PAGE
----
By Kelly Baughman

It’s no secret that the horrifying history of slavery runs deep in the South, but Betcha Didn’t Know….the last known slave ship has been found, and it’s right here on the Gulf Coast.
The Alabama Historical Commission announced last month that, after many years of searching and several false alarms, the Clotilda was found marooned under a muddy stretch of Mobile Bay. The Clotilda arrived in Mobile Bay in July of 1860 carrying a load of 110 African slaves, a practice that had been outlawed some 52 years earlier.
Built in 1855, the two-masted schooner measured 86 feet long with a beam of 23 feet and featured a unique copper-sheathed hull. Fearful of criminal charges, the ship’s Captain, William Foster, brought the schooner into the Port of Mobile at night and had it towed up the Spanish River to the Alabama River at Twelve Mile Island. In an attempt to hide the evidence of the illegal cargo, the Clotilda was burned and scuttled (purposely sunk) after its arrival.
Captain Foster along with Timothy Meaher, a wealthy Mobile shipyard owner and steamboat captain who is said to have financially backed the voyage and slave transaction, were both later prosecuted by the federal government in 1861 for violation of the act prohibiting the slave trade, but did not gain a conviction. They had no evidence from the ship nor its manifest. The men were tried in a federal court in Mobile, and the case was dismissed for lack of evidence.
Many of Meaher’s former slaves from the Clotilda returned to Magazine Point, and land owned by Meaher on the delta just north of Mobile and on the west bank of the Mobile River. There, they founded an all-black community, which is known as Africatown near the Mobile area.
Thirty people from the Clotilda, believed to be ethnic Yoruba and Fon, founded and created Africatown where they retained their West African customs and language into the 1950s, while their children and some elders also learned English. The population of Africatown has declined a great deal from a peak population of 12,000 in the 20th century, to now some 2000 residents, with at least 100 of them being direct decedents from the Clotilda slaves.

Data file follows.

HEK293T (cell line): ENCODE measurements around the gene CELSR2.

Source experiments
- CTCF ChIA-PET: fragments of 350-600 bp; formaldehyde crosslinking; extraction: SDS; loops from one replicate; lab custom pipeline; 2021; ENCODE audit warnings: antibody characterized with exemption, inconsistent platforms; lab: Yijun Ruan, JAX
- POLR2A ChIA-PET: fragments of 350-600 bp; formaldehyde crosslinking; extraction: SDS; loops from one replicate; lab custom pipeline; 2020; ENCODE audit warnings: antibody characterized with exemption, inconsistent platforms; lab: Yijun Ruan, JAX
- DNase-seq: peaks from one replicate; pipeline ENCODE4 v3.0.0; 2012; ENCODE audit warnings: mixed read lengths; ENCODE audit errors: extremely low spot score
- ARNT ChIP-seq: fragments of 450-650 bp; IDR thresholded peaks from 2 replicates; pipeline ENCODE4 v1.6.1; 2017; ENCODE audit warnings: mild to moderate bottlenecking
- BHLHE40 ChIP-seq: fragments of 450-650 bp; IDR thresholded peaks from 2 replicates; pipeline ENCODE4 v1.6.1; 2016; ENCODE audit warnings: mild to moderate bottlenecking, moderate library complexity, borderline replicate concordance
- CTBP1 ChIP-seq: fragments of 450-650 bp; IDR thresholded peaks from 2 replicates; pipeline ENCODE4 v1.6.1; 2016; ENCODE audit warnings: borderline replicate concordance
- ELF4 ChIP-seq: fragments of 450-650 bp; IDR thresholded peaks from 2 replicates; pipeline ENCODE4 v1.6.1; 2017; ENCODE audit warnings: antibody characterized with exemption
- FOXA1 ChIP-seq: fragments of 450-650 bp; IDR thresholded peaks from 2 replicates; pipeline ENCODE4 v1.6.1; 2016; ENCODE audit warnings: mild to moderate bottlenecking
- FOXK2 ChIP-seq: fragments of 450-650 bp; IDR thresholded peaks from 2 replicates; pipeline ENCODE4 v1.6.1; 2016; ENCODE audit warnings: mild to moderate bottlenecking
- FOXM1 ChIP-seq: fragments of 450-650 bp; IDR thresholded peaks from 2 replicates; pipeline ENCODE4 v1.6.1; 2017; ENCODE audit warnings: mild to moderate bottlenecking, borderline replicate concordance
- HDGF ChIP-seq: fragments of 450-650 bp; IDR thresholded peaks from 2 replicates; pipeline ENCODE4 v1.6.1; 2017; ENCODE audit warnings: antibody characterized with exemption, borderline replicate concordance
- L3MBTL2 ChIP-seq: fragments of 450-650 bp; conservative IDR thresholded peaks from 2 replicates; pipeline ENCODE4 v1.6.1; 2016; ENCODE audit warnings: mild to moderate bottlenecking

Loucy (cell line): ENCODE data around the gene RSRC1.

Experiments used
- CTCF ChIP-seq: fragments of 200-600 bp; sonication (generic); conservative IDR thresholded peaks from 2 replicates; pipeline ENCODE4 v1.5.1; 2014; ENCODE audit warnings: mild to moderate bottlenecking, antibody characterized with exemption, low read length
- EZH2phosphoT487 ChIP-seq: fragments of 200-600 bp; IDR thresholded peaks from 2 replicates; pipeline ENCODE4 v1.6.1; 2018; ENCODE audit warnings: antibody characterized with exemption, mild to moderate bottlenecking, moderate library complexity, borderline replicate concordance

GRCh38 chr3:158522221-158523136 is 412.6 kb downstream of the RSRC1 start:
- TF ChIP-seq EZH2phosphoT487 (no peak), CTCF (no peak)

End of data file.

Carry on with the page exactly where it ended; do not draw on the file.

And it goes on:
In 2009 the neighborhood was designated as a site on Mobile’s African American Heritage Trail. The Africatown Historic District was listed on the National Register of Historic Places in 2012. Its related Old Plateau Cemetery, also known as Africatown Graveyard, was founded in 1876. It has been given a large historical plaque telling its history.
Historians and archaeologists alike have been on the hunt for the Clotilda for decades without avail. The discovery is credited to local reporter for, Ben Raines, who originally thought he had located the Clotilda in early 2018. By March of 2018, experts insisted that Raines’ find was in fact too large to be the Clotilda, leaving Raines feeling defeated.
But armed with the strong feeling that he was indeed on to something, Raines enlisted the help of researchers at the University of Southern Mississippi to continue surveying the area. Raines found a piece of wood complete with nails that dated back to the 1850’s.
A storm of x-rays, dimension measurements, dives, carbon dating, and historical research ensued, and eventually the mystery surrounding the wreckage began to lift. A forensic fire investigator was brought in to evaluate the charred wood and learned that it was consistent with the story of the Clotilda’s demise. After months of speculation, it was determined that the wreckage was in fact the Clotilda.
Now, all efforts turn to the preservation of the wreck and the story of the people who sailed on her into Mobile Bay.
And while the discovery reignites a narrative of unspeakable horror and cruelty, it also allows the story of those who survived and thrived on the Gulf Coast to be told with physical historical evidence.
Lisa Demetropoulos Jones, the Alabama Historical Commission’s executive director, said in a statement, “This new discovery represents one of the darkest eras of modern history and brings the tragedy of slavery into focus while witnessing the triumph and resilience of the human spirit in overcoming the horrific crime that led to the establishment of Africatown.”


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